Sure, some upper-class politicians fail to represent their public - some lower class do as well. Equally some lower class politicians don't have the eloquence, empathy or education to present feasible policies, and guess what, some upper-class don't either.

You coming up with a shorthand to write off someone's opinion based on your perception of their class, or your perception of their background, is appalling. Can you imagine it from the other camp? Lords in their country houses spurning any politician from a working class background, because how on earth can they empathise with millionaire issues? In both directions, it's scandalous bigotry and we should have lost it at the same time as rationing. Shame on you, old timer.

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Original comment

Heck people like you make me angry. Grown up with rationing? Please, you're a self-parody. For the record I dislike John Redwood and disagree with much of his politics, but your bigotry (yes it is bigotry, aimed at class) against him or anyone else really riles me. The most basic search reveals that Redwood was brought up in a council house, only got into private education through a scholarship (which anyone could do), and jobwise has been a teacher, a postman, a uni professor, a shop assistant and a bank clerk amongst other jobs. I'm guessing that's a more varied CV than yours, and cuts across more social levels too. So why might you be inclined to think he was born with a silver spoon in his gob? Because he talks posh and has been to Oxbridge. So, let's ignore his policies, let's ignore his biography, let's ignore his intellect, let's ignore his rational - he's just a poshboy who can't ever imagine what it's like to be one of us 'umble earnest hard-working souls. Why not go the whole way and say policies for the public can only be suggested by people on the minimum wage because they're the only ones not operating from a position of privilege or privation? If you've worked your way up through society, sorry, you're too high up now to represent us.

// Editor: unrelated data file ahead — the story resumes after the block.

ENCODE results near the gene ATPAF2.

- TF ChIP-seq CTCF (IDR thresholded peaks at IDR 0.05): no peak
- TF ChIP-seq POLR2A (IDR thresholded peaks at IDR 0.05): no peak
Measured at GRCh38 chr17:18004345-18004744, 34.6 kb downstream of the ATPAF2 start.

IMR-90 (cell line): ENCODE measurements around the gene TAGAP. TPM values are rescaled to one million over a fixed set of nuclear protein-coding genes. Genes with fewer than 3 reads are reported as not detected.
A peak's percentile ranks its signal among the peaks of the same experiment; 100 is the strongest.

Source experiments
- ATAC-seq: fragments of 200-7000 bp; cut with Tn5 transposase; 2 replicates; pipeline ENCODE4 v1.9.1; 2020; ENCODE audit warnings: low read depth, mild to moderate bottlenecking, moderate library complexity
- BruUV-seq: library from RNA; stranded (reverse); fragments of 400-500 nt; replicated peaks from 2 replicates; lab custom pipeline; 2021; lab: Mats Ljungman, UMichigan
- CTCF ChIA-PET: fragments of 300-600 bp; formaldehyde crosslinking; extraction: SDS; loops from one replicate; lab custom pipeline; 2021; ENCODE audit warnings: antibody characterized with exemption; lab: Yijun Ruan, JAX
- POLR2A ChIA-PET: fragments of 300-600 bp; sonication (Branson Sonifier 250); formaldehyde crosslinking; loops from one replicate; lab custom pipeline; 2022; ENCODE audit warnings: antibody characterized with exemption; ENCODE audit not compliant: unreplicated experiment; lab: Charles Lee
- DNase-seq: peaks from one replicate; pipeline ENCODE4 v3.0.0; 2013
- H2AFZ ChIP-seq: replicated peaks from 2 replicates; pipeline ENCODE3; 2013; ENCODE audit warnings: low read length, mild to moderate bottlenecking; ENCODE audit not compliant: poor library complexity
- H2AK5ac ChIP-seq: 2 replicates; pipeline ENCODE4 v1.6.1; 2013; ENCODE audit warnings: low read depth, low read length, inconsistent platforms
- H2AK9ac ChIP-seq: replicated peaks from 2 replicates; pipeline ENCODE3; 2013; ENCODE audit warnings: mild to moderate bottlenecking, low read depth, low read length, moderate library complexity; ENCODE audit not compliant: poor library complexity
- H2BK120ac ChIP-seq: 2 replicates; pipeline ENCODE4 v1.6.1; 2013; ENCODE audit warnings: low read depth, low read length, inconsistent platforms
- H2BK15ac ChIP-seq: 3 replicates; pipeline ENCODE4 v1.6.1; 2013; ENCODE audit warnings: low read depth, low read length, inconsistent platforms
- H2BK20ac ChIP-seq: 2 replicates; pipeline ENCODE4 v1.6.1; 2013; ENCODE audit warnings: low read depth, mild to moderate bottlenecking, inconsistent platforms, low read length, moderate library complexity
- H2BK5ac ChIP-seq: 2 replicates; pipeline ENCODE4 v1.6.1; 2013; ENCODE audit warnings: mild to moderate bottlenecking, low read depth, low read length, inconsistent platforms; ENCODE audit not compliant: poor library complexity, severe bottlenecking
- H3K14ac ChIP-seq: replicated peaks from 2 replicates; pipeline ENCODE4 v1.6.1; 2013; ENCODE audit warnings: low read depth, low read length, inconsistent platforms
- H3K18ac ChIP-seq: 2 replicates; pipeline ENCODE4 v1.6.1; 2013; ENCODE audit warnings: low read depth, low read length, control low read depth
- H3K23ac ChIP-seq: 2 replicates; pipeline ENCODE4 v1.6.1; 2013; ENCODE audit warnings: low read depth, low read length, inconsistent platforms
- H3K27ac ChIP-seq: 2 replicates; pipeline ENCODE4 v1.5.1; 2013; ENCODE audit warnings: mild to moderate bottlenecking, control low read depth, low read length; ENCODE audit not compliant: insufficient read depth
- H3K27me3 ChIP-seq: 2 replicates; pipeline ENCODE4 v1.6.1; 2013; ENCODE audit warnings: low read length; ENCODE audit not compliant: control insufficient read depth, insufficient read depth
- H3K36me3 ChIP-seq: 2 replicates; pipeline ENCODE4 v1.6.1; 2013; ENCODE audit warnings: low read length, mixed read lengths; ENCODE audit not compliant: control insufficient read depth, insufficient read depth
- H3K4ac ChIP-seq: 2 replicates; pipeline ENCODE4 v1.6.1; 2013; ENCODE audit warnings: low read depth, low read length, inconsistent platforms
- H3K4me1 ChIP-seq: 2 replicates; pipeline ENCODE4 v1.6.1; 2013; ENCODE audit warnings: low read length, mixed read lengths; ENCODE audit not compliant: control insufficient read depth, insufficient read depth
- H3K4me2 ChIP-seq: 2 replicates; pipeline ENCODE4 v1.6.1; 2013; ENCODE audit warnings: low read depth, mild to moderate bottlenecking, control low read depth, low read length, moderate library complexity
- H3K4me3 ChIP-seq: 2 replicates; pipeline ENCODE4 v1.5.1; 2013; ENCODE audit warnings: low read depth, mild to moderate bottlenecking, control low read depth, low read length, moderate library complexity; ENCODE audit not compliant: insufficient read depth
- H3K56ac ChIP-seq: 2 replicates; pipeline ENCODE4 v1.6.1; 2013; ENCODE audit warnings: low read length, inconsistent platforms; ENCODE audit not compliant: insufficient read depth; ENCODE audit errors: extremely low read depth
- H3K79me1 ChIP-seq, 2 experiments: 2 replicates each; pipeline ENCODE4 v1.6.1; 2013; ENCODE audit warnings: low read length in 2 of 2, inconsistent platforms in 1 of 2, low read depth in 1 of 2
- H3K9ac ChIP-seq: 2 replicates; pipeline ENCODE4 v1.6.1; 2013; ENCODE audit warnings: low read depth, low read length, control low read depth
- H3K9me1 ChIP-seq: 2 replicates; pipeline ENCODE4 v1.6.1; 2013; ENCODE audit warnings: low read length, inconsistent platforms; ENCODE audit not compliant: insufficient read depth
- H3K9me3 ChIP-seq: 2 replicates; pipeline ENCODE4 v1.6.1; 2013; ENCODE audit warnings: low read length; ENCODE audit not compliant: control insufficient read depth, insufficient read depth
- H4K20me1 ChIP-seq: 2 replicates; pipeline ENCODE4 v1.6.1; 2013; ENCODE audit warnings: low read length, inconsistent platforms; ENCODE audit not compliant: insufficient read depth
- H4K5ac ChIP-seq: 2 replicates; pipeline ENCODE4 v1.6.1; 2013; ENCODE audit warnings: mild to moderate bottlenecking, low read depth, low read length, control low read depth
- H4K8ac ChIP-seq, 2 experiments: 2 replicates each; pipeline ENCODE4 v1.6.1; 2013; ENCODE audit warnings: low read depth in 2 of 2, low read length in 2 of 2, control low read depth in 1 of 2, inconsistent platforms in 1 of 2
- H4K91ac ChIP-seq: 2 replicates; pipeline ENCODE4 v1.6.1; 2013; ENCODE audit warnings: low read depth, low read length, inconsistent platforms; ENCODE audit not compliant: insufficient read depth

Sure, some upper-class politicians fail to represent their public - some lower class do as well. Equally some lower class politicians don't have the eloquence, empathy or education to present feasible policies, and guess what, some upper-class don't either.

You coming up with a shorthand to write off someone's opinion based on your perception of their class, or your perception of their background, is appalling. Can you imagine it from the other camp? Lords in their country houses spurning any politician from a working class background, because how on earth can they empathise with millionaire issues? In both directions, it's scandalous bigotry and we should have lost it at the same time as rationing. Shame on you, old timer.

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Guest: (838 days ago)

Uh oh. Somebody getting their panties in a bunch because somebody else dared to offer an opinion about some chinless Brit.